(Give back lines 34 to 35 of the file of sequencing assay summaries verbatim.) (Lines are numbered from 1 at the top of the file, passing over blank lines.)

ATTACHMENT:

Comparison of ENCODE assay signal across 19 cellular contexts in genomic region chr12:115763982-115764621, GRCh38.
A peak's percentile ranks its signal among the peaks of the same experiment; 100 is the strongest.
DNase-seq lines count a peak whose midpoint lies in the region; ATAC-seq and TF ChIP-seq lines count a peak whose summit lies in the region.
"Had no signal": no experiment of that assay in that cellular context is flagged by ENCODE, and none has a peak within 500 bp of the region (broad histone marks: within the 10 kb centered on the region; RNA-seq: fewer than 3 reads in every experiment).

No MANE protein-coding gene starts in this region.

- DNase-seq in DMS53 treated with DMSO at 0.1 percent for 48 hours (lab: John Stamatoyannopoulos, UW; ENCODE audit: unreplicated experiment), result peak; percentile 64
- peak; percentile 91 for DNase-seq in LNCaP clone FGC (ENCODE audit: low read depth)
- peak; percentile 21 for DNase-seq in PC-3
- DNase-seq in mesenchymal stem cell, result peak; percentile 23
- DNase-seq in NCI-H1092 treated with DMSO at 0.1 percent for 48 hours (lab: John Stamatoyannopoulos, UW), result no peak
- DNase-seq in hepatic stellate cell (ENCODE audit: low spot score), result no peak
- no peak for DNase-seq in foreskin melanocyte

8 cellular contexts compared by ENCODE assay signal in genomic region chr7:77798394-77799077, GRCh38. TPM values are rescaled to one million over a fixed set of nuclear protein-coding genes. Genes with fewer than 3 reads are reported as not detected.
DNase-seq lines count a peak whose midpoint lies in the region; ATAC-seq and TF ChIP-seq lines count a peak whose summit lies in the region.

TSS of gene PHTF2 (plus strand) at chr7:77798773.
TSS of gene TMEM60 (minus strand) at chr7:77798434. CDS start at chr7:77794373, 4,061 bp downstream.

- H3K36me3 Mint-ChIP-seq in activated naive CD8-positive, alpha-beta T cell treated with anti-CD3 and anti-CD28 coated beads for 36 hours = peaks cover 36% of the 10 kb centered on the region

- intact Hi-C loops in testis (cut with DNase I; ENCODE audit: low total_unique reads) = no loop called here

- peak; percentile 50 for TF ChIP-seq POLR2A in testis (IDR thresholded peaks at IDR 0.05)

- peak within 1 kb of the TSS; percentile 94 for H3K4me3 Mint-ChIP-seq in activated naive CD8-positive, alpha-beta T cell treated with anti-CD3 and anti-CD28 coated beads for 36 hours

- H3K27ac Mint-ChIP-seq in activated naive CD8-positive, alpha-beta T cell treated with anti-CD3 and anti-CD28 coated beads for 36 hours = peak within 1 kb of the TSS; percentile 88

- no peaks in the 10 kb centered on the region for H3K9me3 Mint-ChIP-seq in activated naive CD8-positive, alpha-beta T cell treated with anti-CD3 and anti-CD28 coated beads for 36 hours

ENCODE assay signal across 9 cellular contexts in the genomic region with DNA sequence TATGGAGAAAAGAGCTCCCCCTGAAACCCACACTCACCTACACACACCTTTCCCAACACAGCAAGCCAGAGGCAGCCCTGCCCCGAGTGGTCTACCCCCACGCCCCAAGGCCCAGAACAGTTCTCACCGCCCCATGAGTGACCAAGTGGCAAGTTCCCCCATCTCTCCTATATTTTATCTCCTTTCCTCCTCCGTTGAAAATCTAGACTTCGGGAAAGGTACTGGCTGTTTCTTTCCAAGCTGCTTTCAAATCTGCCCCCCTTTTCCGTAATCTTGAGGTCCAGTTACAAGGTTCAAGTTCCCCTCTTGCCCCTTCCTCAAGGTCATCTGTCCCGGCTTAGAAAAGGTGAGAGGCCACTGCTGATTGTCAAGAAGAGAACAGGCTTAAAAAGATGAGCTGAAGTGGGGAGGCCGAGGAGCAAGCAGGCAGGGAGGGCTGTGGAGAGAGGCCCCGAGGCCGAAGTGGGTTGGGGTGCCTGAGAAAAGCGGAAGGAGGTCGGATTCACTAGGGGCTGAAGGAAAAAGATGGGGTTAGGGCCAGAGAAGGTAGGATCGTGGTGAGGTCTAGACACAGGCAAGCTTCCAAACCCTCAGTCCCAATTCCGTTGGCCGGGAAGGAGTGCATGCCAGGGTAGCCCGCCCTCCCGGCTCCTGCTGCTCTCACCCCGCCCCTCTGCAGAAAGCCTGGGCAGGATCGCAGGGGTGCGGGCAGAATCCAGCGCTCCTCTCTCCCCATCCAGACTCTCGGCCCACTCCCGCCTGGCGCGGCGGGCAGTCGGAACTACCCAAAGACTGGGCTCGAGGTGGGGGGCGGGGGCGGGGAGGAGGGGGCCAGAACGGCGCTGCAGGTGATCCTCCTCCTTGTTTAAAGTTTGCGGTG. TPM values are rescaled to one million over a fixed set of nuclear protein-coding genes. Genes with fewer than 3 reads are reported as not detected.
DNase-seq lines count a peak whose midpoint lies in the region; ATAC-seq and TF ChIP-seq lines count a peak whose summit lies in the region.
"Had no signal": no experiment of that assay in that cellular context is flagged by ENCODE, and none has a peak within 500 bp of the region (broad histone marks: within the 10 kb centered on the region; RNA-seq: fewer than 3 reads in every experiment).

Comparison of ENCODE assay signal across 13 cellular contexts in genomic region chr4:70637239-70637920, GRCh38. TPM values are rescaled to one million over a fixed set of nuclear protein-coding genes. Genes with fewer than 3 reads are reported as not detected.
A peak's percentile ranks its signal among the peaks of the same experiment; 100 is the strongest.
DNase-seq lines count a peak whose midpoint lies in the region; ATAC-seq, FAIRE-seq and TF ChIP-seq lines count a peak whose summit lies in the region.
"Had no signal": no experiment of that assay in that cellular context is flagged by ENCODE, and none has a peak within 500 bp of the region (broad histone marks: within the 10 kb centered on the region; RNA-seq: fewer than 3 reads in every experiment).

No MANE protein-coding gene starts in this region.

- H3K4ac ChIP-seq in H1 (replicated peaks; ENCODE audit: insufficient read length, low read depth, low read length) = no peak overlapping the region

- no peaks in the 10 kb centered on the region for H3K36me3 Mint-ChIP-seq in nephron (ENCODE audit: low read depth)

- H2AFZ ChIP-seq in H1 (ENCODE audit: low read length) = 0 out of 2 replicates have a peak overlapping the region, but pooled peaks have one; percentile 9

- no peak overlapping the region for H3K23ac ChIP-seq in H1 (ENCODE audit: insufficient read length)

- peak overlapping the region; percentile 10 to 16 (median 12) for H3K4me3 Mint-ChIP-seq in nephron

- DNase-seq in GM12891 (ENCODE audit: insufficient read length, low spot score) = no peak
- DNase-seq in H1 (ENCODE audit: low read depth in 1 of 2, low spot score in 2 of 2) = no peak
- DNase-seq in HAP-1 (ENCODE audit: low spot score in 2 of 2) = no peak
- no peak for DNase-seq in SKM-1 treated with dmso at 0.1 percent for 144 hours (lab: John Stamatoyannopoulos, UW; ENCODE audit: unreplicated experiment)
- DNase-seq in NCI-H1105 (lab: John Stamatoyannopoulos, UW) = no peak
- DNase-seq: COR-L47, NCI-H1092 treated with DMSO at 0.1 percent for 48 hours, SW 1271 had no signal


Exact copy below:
- no peak overlapping the region for H3K23ac ChIP-seq in H1 (ENCODE audit: insufficient read length)

- peak overlapping the region; percentile 10 to 16 (median 12) for H3K4me3 Mint-ChIP-seq in nephron